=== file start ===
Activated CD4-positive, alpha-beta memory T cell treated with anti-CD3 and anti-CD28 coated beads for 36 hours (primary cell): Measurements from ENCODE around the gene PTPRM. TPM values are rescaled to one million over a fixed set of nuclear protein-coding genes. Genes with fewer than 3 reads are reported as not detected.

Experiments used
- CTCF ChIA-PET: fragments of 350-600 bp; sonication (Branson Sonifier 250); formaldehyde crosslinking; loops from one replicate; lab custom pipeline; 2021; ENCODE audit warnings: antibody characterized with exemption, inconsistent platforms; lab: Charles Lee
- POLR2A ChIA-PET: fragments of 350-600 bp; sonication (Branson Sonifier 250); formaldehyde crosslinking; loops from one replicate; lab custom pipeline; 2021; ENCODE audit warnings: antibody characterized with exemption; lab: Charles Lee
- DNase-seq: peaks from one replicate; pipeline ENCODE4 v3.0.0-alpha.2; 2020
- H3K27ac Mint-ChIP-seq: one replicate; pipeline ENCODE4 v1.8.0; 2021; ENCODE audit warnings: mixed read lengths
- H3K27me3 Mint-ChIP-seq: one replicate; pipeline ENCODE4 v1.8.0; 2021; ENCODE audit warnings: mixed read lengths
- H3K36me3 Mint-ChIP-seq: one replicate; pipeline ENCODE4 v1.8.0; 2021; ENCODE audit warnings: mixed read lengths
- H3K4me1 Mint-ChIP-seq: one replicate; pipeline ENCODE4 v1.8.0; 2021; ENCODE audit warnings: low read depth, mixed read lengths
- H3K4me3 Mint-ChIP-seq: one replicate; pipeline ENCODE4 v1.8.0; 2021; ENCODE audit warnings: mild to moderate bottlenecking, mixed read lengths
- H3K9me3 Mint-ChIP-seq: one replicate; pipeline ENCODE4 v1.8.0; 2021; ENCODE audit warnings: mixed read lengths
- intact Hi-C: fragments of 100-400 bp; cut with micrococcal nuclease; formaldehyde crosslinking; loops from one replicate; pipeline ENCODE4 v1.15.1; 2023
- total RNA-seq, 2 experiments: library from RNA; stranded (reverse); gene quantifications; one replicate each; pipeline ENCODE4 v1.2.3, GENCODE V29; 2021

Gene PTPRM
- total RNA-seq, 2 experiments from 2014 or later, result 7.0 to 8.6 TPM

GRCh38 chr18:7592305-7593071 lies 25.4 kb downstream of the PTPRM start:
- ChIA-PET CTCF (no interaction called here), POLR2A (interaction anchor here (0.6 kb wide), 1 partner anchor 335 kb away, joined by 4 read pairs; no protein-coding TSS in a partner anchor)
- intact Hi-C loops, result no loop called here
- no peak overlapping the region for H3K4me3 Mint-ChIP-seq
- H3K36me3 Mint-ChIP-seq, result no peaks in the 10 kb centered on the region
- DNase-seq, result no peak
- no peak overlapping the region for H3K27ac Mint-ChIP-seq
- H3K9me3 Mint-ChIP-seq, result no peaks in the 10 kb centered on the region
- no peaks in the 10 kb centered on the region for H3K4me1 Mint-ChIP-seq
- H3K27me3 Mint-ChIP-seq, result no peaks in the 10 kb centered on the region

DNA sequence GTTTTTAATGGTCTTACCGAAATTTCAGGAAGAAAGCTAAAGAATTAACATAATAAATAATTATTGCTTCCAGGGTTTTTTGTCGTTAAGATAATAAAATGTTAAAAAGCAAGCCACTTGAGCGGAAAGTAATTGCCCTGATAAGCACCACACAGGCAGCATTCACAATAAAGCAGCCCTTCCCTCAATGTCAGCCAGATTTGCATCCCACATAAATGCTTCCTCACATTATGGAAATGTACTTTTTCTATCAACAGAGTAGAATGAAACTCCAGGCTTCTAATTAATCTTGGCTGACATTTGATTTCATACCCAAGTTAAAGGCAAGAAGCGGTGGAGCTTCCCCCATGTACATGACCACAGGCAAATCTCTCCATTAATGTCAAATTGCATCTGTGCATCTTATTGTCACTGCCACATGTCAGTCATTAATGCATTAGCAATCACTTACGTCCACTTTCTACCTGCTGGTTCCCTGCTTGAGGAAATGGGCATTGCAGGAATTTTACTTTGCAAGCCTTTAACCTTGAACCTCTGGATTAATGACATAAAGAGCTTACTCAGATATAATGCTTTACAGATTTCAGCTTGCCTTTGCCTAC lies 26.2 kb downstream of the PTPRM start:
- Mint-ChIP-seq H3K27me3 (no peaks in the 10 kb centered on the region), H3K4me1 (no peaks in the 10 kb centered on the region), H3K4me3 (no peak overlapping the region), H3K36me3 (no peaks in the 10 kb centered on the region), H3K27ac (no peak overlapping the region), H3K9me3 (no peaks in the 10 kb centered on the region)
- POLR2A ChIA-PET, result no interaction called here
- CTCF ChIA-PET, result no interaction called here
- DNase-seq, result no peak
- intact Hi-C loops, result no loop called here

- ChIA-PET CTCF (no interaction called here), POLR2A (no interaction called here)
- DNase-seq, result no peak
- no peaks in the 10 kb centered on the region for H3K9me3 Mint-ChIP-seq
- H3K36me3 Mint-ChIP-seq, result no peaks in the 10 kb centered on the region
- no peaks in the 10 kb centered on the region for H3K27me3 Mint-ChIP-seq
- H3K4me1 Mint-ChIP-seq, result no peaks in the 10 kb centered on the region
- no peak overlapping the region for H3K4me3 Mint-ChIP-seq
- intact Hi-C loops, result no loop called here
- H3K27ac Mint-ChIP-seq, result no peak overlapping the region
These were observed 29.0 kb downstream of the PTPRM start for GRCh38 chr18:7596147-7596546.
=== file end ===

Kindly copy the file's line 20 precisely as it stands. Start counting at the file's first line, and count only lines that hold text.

- H3K36me3 Mint-ChIP-seq, result no peaks in the 10 kb centered on the region